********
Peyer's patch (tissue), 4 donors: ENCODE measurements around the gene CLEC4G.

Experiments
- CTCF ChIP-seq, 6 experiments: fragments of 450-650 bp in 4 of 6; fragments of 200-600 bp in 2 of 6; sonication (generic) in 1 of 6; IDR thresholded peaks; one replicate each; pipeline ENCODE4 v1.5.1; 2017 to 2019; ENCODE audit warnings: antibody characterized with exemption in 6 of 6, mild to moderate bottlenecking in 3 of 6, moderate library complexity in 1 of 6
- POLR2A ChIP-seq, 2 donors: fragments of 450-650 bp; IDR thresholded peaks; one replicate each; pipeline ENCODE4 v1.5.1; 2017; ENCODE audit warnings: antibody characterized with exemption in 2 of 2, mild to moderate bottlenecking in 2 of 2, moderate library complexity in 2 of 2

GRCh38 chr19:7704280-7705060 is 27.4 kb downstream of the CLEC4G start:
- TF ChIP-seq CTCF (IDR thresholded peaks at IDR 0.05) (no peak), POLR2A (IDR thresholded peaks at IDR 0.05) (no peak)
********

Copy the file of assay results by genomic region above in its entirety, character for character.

Peyer's patch (tissue), 4 donors: ENCODE measurements around the gene CLEC4G.

Experiments
- CTCF ChIP-seq, 6 experiments: fragments of 450-650 bp in 4 of 6; fragments of 200-600 bp in 2 of 6; sonication (generic) in 1 of 6; IDR thresholded peaks; one replicate each; pipeline ENCODE4 v1.5.1; 2017 to 2019; ENCODE audit warnings: antibody characterized with exemption in 6 of 6, mild to moderate bottlenecking in 3 of 6, moderate library complexity in 1 of 6
- POLR2A ChIP-seq, 2 donors: fragments of 450-650 bp; IDR thresholded peaks; one replicate each; pipeline ENCODE4 v1.5.1; 2017; ENCODE audit warnings: antibody characterized with exemption in 2 of 2, mild to moderate bottlenecking in 2 of 2, moderate library complexity in 2 of 2

GRCh38 chr19:7704280-7705060 is 27.4 kb downstream of the CLEC4G start:
- TF ChIP-seq CTCF (IDR thresholded peaks at IDR 0.05) (no peak), POLR2A (IDR thresholded peaks at IDR 0.05) (no peak)